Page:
Turning off the TV makes a huge difference. My husband and I bought our first TV last Christmas so we could have a movie night at home, but we've gone the last 7 years without one. I haven't missed it in the least. We still refuse to purchase cable tv, and I honestly can't think of any reason why we would. Our girls are 2.5 and almost 6 and they'll watch the occasional movie on weekends, but it's just not part of what they do each day. When we travel and they watch tv with commercials I seriously can't stand listening to them day in and day out. The commercials drive me crazy!

Even without TV I get plenty of opportunity to talk with my oldest about commercialism and marketing. She sees the flyers that come in the mail, the magazines at the grocery store, and other children with character clothing and backpacks. We've had lots of conversations around why mommy doesn't buy anything with Dora on it. It's an ongoing process, but my hope is that by leading an example of not needing to 'keep up with Jones', my children have less to struggle with when they are older. It's hard work when you have debt, too much crap and a a home cluttered with stuff!

A great post (and blog) on the subject is http://mnmlist.com/minimalist-faqs/. Clearing our lives of 'stuff' has definitely been a process for us as a family (and we're still not entirely there yet) but it's so freeing, empowering and quite simply, calming, once you get there. :)

November 26, 2010 | Unregistered CommenterTamara @ bynature.ca

[...] Quelling crazed consumerism: Dealing with the onslaught of “I want this” and “I need that” around holiday time. [...]

The "rich kids" weren't necessarily rich .... many times it's the parents keeping up with each other by dressing their kids up all fancy-like, which drives the kids to think that labels and brand names are important, and helps perpetuate their social hierarchy based on, well, complete consumerist nonsense. I see that already in my circle of mom friends, and our kids are all only three and under!! One momma will buy the eighty dollar snowsuit, then in the next few weeks there will be a bunch of expensive toddler snowsuits purchased....and we live in Vancouver where there is rarely enough snow to justify each kid owning a snowsuit!! There are parents who are already in debt, digging themselves further in, just so that their kids will not be wearing stuff from the sale rack at Old Navy. Then comes the justifying: I only want natural fibres touching my son's skin; my infant needs a gore-tex quality raincoat because we live in Vancouver; I can sell it on ebay once we're done with it....etc etc.

I know I'm late on this comment, but I feel so strongly about it - parents influence peer pressure in a way that is often unrecognized!

January 24, 2011 | Unregistered Commentereva

Oh and I was so so soooo jealous of those kids with the Cabbage Patch Kids in grade 3! Dammit - scarred for life! Or stronger?! :)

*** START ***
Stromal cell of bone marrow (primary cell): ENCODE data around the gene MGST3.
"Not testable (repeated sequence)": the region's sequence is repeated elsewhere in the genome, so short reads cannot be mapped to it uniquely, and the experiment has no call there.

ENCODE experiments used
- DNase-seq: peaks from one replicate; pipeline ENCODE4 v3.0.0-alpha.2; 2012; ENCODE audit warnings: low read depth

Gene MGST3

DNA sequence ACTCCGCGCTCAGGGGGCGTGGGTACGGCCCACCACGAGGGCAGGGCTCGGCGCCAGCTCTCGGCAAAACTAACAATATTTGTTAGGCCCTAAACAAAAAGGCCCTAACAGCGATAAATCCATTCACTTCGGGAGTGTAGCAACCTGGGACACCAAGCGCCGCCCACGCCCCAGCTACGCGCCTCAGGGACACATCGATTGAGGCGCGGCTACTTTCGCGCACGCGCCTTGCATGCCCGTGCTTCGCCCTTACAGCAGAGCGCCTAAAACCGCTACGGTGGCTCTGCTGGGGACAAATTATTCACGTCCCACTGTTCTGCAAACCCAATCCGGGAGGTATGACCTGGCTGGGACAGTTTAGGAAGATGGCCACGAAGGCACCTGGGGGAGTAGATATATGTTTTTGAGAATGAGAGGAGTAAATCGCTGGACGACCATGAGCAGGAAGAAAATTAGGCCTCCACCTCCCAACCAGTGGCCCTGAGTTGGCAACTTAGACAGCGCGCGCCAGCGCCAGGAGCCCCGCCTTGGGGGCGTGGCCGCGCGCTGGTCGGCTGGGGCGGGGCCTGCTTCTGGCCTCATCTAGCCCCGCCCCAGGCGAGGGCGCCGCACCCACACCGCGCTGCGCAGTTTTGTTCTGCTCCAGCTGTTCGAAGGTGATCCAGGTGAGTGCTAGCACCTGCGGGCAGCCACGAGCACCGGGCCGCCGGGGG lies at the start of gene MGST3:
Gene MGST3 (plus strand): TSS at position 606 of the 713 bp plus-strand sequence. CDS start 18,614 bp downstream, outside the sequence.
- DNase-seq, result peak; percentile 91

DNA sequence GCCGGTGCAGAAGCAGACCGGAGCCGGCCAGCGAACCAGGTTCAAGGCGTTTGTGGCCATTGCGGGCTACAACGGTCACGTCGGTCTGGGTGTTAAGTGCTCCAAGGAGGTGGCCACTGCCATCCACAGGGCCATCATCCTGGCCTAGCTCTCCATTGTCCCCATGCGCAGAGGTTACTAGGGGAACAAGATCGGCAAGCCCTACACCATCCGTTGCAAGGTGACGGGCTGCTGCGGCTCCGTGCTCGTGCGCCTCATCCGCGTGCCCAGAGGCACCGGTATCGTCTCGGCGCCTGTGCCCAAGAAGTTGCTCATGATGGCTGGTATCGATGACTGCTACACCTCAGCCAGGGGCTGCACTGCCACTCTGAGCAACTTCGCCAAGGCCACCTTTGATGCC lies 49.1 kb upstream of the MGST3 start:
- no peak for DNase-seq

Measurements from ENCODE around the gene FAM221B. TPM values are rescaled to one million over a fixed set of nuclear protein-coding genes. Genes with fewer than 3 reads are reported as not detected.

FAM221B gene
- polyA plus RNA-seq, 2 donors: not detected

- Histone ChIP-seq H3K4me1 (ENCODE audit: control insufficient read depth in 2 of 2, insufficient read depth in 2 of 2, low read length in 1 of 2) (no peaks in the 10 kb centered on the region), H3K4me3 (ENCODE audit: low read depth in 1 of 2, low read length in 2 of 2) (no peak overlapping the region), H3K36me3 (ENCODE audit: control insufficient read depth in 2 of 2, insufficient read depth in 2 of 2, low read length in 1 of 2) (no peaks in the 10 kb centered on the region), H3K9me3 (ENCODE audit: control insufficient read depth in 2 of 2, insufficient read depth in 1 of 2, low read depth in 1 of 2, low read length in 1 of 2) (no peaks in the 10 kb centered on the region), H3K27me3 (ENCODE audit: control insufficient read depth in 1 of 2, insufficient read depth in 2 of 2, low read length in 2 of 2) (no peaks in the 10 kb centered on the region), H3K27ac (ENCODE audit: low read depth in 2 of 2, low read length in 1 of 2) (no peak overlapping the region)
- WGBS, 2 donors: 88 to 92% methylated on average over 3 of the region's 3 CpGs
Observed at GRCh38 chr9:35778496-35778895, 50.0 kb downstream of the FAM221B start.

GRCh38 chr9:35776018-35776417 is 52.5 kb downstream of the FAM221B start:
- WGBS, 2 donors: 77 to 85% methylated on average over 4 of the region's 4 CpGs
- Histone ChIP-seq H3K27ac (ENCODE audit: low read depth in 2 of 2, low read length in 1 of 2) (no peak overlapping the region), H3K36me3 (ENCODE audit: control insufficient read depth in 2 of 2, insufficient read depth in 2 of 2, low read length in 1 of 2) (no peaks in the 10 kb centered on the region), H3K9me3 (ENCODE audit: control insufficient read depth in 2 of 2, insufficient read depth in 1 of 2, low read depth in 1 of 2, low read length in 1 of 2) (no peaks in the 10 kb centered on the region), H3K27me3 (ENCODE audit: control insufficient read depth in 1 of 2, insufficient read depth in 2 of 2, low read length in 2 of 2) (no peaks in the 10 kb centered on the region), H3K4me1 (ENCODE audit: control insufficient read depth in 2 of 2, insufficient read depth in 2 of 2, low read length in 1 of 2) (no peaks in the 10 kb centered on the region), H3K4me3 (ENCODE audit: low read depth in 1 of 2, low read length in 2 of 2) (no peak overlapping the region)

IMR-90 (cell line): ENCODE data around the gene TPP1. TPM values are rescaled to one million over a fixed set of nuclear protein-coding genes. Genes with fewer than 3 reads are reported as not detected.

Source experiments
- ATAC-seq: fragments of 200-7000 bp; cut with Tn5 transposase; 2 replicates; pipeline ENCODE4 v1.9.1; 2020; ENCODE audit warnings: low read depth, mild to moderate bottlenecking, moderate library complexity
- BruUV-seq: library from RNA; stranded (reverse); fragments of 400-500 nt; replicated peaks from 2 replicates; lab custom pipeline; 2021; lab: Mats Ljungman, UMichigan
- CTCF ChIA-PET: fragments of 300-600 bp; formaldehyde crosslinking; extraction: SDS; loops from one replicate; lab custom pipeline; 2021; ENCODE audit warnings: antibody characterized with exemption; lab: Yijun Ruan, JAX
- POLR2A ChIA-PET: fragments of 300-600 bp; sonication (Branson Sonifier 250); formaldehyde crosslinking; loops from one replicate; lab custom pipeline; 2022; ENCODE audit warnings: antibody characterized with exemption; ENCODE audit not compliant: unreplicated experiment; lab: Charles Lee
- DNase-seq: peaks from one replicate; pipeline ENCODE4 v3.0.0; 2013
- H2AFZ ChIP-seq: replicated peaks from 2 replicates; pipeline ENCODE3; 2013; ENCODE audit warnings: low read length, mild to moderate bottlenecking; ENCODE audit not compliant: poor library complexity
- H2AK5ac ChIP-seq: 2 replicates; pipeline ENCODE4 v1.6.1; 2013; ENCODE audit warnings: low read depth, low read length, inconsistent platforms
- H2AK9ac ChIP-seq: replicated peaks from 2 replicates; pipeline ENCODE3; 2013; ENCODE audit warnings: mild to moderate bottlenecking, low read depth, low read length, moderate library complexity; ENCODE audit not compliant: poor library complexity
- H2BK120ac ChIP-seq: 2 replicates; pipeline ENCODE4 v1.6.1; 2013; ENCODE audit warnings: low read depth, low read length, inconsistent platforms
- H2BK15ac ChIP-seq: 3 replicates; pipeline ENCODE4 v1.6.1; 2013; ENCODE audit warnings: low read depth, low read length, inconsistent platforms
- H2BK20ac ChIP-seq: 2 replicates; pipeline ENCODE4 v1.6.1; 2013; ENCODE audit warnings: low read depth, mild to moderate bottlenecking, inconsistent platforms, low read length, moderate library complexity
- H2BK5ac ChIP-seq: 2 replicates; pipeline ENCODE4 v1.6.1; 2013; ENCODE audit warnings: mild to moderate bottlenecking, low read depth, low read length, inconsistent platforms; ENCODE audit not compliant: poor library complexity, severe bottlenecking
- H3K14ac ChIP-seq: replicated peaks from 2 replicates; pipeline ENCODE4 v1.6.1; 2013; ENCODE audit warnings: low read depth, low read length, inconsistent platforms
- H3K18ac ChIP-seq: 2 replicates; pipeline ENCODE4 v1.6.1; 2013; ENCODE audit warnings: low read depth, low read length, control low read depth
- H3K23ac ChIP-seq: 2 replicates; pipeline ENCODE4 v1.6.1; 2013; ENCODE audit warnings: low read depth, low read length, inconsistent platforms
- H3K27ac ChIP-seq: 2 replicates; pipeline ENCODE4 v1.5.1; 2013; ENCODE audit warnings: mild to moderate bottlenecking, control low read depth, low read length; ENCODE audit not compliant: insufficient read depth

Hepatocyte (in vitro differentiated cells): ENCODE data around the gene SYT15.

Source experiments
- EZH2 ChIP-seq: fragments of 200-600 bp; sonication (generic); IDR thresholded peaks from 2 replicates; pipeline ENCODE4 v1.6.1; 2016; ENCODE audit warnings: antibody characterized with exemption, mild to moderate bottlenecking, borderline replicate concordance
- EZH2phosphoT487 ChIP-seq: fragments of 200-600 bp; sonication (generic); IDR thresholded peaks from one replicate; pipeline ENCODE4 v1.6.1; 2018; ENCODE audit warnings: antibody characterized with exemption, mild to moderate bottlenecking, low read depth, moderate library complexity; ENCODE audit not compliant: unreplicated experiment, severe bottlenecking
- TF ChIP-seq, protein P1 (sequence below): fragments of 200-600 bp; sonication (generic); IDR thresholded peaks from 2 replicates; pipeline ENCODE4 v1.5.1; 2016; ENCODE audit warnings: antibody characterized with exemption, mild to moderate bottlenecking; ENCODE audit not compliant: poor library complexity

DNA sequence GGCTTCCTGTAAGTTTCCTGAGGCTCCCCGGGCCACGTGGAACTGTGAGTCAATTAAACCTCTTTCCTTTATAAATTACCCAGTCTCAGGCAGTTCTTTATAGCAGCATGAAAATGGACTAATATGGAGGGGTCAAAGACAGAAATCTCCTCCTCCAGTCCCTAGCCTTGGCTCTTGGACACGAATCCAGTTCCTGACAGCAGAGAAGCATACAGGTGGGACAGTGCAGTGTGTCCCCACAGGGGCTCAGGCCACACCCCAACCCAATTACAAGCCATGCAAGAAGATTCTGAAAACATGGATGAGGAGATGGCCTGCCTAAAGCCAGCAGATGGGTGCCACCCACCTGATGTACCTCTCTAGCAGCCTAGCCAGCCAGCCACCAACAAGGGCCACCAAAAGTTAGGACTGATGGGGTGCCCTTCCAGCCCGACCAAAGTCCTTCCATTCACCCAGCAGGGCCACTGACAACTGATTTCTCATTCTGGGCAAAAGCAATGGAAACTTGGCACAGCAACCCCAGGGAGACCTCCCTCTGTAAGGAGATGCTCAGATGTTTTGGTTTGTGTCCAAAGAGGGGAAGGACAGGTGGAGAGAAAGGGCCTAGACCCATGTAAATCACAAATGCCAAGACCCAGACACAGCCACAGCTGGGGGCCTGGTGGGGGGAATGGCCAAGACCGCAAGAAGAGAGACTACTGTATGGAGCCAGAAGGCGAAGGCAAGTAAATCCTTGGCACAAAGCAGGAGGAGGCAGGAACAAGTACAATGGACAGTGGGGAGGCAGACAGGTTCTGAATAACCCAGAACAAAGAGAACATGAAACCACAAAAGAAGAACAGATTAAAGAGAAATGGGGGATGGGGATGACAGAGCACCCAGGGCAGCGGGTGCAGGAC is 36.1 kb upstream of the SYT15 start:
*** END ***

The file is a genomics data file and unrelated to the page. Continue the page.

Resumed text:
January 24, 2011 | Unregistered Commentereva

Is it just me, or is the link to "lunchbox hegemony" broken? Is there another way to access that article? Thx!

November 24, 2011 | Unregistered Commenterchristina martinez

[...] and movies and I love seeing my kids get lost in a fantasy world, but I also really dislike the over-commercialization of it all and the princess culture. My kids, however, love it all (which bothers me, but also [...]

Great article. We PVR the shows that the girl watches and for the most part she fast forwards through commercials. She gets an hour of screen time a day. But even those few commercials have a HUGE impact. They have no filter for them. It all seems like the "truth".

I notice it myself - if I read, say, Vanity Fair, I notice myself a few days/weeks later "wanting" something that I saw in a print ad. Crazy!

November 14, 2012 | Unregistered CommenterSandra

I live in Sweden were it is against the law to advertise to kids. Such a relief! I grew up with advertising to kids in Australia and I much prefer the no ads for kids option (altough of course co.s still manage to find ways to make it into our childrens awareness, it is not as powerful).

November 24, 2012 | Unregistered CommenterNann

Thank you for this article...we have a granddaughter with us a lot and try to stay away from TV with commercials but when there are some she is right there interested in what they are selling...she is only 4 yrs. old.
I just read a piece at "Zen Habits", recommending not buying anything until Jan 2013 and thought it was great challenge even if I fell off the wagon slightly it would deter me from being consumed by holiday buying.
Marketing to kids I think is here to stay so anything we as parents and grandparents can do to monitor what our kids see early on will help them as they get older.

November 26, 2012 | Unregistered CommenterLorette Lavine

I was not aware of the "mnmlist.com" blog of Leo's ....I follow "Zen Habits". His information is good and calming. Thank you for sharing.

November 26, 2012 | Unregistered CommenterLorette Lavine

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December 12, 2012 | Unregistered CommenterDeanne